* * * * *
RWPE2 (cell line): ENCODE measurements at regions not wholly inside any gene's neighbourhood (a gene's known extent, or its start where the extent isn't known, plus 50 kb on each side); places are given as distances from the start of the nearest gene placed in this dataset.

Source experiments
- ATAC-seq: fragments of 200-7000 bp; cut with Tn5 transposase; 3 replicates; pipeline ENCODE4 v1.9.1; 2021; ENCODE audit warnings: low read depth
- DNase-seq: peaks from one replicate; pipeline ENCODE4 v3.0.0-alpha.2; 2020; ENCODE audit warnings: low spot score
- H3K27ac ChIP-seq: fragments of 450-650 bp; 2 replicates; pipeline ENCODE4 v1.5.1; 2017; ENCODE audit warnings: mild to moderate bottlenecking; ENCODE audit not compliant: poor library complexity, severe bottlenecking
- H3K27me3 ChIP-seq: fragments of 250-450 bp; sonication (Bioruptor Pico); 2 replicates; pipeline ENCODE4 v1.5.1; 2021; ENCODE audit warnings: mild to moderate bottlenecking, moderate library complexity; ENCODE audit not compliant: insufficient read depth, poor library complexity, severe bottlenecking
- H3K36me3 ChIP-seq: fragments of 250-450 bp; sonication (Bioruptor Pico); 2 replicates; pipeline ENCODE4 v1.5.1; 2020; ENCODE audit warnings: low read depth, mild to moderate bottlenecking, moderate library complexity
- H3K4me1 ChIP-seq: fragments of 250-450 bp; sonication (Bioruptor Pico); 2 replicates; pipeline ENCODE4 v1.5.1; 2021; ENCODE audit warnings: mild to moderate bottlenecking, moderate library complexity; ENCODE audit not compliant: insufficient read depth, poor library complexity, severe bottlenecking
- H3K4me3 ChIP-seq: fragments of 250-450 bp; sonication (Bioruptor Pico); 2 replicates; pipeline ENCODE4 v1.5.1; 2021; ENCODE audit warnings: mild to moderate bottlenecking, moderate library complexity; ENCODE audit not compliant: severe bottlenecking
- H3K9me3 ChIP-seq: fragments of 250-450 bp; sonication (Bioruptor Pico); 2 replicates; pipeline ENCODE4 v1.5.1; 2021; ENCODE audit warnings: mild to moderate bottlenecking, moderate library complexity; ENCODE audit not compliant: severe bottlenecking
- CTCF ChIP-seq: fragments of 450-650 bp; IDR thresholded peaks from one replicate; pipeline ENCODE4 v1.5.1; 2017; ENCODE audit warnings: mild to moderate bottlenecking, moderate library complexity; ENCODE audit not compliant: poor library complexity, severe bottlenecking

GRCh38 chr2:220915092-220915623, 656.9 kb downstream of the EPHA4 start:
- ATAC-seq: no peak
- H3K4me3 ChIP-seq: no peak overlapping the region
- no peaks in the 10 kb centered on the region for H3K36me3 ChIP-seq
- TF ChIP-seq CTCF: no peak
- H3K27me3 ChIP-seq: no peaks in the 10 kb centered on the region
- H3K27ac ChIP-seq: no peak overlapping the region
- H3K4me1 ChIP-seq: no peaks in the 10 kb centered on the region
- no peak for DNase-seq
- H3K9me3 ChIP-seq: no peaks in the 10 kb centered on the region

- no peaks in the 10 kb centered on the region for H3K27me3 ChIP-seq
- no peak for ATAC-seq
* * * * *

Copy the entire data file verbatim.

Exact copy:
RWPE2 (cell line): ENCODE measurements at regions not wholly inside any gene's neighbourhood (a gene's known extent, or its start where the extent isn't known, plus 50 kb on each side); places are given as distances from the start of the nearest gene placed in this dataset.

Source experiments
- ATAC-seq: fragments of 200-7000 bp; cut with Tn5 transposase; 3 replicates; pipeline ENCODE4 v1.9.1; 2021; ENCODE audit warnings: low read depth
- DNase-seq: peaks from one replicate; pipeline ENCODE4 v3.0.0-alpha.2; 2020; ENCODE audit warnings: low spot score
- H3K27ac ChIP-seq: fragments of 450-650 bp; 2 replicates; pipeline ENCODE4 v1.5.1; 2017; ENCODE audit warnings: mild to moderate bottlenecking; ENCODE audit not compliant: poor library complexity, severe bottlenecking
- H3K27me3 ChIP-seq: fragments of 250-450 bp; sonication (Bioruptor Pico); 2 replicates; pipeline ENCODE4 v1.5.1; 2021; ENCODE audit warnings: mild to moderate bottlenecking, moderate library complexity; ENCODE audit not compliant: insufficient read depth, poor library complexity, severe bottlenecking
- H3K36me3 ChIP-seq: fragments of 250-450 bp; sonication (Bioruptor Pico); 2 replicates; pipeline ENCODE4 v1.5.1; 2020; ENCODE audit warnings: low read depth, mild to moderate bottlenecking, moderate library complexity
- H3K4me1 ChIP-seq: fragments of 250-450 bp; sonication (Bioruptor Pico); 2 replicates; pipeline ENCODE4 v1.5.1; 2021; ENCODE audit warnings: mild to moderate bottlenecking, moderate library complexity; ENCODE audit not compliant: insufficient read depth, poor library complexity, severe bottlenecking
- H3K4me3 ChIP-seq: fragments of 250-450 bp; sonication (Bioruptor Pico); 2 replicates; pipeline ENCODE4 v1.5.1; 2021; ENCODE audit warnings: mild to moderate bottlenecking, moderate library complexity; ENCODE audit not compliant: severe bottlenecking
- H3K9me3 ChIP-seq: fragments of 250-450 bp; sonication (Bioruptor Pico); 2 replicates; pipeline ENCODE4 v1.5.1; 2021; ENCODE audit warnings: mild to moderate bottlenecking, moderate library complexity; ENCODE audit not compliant: severe bottlenecking
- CTCF ChIP-seq: fragments of 450-650 bp; IDR thresholded peaks from one replicate; pipeline ENCODE4 v1.5.1; 2017; ENCODE audit warnings: mild to moderate bottlenecking, moderate library complexity; ENCODE audit not compliant: poor library complexity, severe bottlenecking

GRCh38 chr2:220915092-220915623, 656.9 kb downstream of the EPHA4 start:
- ATAC-seq: no peak
- H3K4me3 ChIP-seq: no peak overlapping the region
- no peaks in the 10 kb centered on the region for H3K36me3 ChIP-seq
- TF ChIP-seq CTCF: no peak
- H3K27me3 ChIP-seq: no peaks in the 10 kb centered on the region
- H3K27ac ChIP-seq: no peak overlapping the region
- H3K4me1 ChIP-seq: no peaks in the 10 kb centered on the region
- no peak for DNase-seq
- H3K9me3 ChIP-seq: no peaks in the 10 kb centered on the region

- no peaks in the 10 kb centered on the region for H3K27me3 ChIP-seq
- no peak for ATAC-seq